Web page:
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I have a product which has a command called db2level whose output is given below

enter image description here

I need to extract out of it, so far i came up with,

db2level | grep "DB2 v" | awk '{print$5}'

which gave me an output v8.1.1.64",

Please help me to fetch Thanks

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Thanks all for your answers –  abi1964 Oct 7 '11 at 4:21

8 Answers 8

up vote 2 down vote accepted
db2level | grep "DB2 v" | awk '{print$5}' | sed 's/[^0-9\.]//g'

remove all but numbers and dot

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Hey Thanks, Can you explain me what does is sed doing here? –  abi1964 Oct 5 '11 at 12:36
sed is removing all but numbers 0-9 and dot \. remember /g at the end, that means "remove all occurrences". –  Alessandro Pezzato Oct 5 '11 at 12:39

grep is enough to do that:

db2level| grep -oP '(?<="DB2 v)[\d.]+(?=", )'
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Just with awk:

db2level | awk -F '"' '$2 ~ /^DB2 v/ {print substr($2,6)}'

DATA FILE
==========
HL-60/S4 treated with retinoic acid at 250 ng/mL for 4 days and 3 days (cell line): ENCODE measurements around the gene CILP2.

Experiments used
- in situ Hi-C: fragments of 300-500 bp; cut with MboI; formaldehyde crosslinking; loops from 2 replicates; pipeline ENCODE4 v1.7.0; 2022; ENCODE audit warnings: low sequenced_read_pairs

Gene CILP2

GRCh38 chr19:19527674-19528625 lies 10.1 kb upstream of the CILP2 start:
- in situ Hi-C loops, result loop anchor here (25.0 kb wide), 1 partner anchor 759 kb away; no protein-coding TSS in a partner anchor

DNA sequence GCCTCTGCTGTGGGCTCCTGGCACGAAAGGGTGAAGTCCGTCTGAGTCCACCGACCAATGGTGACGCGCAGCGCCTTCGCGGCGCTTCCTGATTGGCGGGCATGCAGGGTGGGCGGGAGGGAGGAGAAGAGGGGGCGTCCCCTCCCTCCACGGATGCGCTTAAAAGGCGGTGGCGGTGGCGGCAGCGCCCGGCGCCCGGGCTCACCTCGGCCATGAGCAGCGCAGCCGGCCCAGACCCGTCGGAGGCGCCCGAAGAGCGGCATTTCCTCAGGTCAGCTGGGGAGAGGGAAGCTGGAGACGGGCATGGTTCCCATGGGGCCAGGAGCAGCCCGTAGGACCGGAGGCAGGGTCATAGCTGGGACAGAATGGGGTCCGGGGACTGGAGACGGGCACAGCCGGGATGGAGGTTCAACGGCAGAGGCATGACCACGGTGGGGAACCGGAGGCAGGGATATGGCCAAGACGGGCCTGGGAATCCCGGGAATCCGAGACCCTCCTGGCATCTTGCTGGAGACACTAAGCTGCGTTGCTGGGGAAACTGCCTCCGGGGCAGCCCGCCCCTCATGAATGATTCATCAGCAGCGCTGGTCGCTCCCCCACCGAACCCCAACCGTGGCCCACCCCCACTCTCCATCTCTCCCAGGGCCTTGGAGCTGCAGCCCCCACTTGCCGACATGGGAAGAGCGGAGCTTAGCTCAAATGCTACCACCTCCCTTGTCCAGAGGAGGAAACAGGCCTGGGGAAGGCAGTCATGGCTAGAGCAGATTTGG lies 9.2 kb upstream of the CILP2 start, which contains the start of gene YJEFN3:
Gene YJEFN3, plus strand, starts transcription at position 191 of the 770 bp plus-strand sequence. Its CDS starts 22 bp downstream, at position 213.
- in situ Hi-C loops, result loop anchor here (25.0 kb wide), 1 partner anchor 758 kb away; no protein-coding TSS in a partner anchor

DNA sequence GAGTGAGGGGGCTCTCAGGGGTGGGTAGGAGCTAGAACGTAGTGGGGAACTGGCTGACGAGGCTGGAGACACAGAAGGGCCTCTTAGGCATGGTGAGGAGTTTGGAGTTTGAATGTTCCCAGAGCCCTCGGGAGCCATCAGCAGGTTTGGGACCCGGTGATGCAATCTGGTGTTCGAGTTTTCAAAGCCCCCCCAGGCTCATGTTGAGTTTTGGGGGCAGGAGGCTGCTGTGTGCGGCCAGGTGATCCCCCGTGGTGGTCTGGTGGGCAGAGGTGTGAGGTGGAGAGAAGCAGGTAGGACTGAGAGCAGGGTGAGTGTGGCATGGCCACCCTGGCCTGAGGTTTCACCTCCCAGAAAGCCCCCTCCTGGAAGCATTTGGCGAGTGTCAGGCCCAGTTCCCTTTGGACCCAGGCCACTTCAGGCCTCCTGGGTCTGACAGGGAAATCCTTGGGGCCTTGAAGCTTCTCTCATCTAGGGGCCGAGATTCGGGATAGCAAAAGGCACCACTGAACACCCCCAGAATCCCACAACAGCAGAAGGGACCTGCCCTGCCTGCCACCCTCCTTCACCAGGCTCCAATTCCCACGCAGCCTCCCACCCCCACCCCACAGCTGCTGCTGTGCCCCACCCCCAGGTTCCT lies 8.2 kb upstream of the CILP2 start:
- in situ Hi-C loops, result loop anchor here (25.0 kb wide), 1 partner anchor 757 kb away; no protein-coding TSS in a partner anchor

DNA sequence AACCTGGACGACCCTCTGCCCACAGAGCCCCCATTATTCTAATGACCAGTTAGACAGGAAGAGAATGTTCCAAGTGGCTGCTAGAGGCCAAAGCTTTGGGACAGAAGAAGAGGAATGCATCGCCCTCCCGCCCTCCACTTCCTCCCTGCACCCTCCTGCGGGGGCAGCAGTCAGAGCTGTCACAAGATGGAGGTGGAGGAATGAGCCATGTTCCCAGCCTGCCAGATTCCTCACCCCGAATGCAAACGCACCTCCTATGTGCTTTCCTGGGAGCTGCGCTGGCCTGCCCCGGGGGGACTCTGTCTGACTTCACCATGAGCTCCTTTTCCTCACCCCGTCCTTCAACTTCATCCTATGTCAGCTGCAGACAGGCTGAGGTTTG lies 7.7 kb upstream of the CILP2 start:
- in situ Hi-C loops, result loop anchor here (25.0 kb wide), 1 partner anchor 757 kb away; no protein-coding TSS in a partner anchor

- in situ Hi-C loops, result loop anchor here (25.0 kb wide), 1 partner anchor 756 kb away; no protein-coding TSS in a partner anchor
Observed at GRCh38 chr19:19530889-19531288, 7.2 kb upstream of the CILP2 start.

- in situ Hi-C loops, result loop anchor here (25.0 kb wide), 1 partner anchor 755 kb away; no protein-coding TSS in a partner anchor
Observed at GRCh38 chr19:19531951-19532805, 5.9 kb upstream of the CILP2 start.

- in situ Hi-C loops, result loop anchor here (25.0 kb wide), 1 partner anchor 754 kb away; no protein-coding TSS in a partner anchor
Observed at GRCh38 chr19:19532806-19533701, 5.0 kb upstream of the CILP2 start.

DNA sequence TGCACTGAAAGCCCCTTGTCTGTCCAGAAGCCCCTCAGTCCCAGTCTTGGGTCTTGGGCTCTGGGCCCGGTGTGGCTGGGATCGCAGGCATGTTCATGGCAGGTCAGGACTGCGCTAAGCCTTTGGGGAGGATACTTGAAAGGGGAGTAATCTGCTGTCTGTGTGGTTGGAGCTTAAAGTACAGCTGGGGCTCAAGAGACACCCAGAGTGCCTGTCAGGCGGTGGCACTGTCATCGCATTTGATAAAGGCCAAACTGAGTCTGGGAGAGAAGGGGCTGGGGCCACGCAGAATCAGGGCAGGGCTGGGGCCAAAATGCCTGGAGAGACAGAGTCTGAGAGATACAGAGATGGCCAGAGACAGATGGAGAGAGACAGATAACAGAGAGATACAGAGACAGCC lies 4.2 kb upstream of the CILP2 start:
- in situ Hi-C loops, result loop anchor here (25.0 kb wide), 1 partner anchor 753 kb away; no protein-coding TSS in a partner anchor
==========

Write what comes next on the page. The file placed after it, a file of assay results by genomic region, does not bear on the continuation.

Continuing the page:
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sed is your friend for general extraction tasks:

db2level | sed -n -e 's/.*tokens are "DB2 v\([0-9.]*\)".*/\1/p'

The sed line does print no lines (the -n) but those where a replacement with the given regexp can happen. The .* at the beginning and the end of the line ensure that the whole line is matched.

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I like this answer the best. It's only one process and avoids grep with -P. –  Sorpigal Oct 5 '11 at 17:05

Try grep with -o option:

db2level | grep -E -o "[0-9]+\.[0-9]+\.[0-9]\+[0-9]+"
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Another sed solution

db2level | sed -n -e '/v[0-9]/{s/.*DB2 v//;s/".*//;p}'

This one desn't rely on the number being in a particular format, just in a particular place in the output.

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db2level | grep -o "v[0-9.]*" | tr -d v
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Try s.th. like db2level | grep "DB2 v" | cut -d'"' -f2 | cut -d'v' -f2

cut splits the input in parts, seperated by delimiter -d and outputs field number -f

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I like my answer because it doesn't involve sed or RegExps :) –  BandGap Oct 5 '11 at 12:39
then use fgrep or grep -F. –  Prince John Wesley Oct 5 '11 at 12:45
Isn't there a regexp in your answer? –  BandGap Oct 5 '11 at 14:58
even in your answer, you are indirectly using regexp. that's why i said to use a fixed pattern like this: grep -F or fgrep –  Prince John Wesley Oct 5 '11 at 15:13
Also consider the number of process!!! –  Prince John Wesley Oct 5 '11 at 15:19

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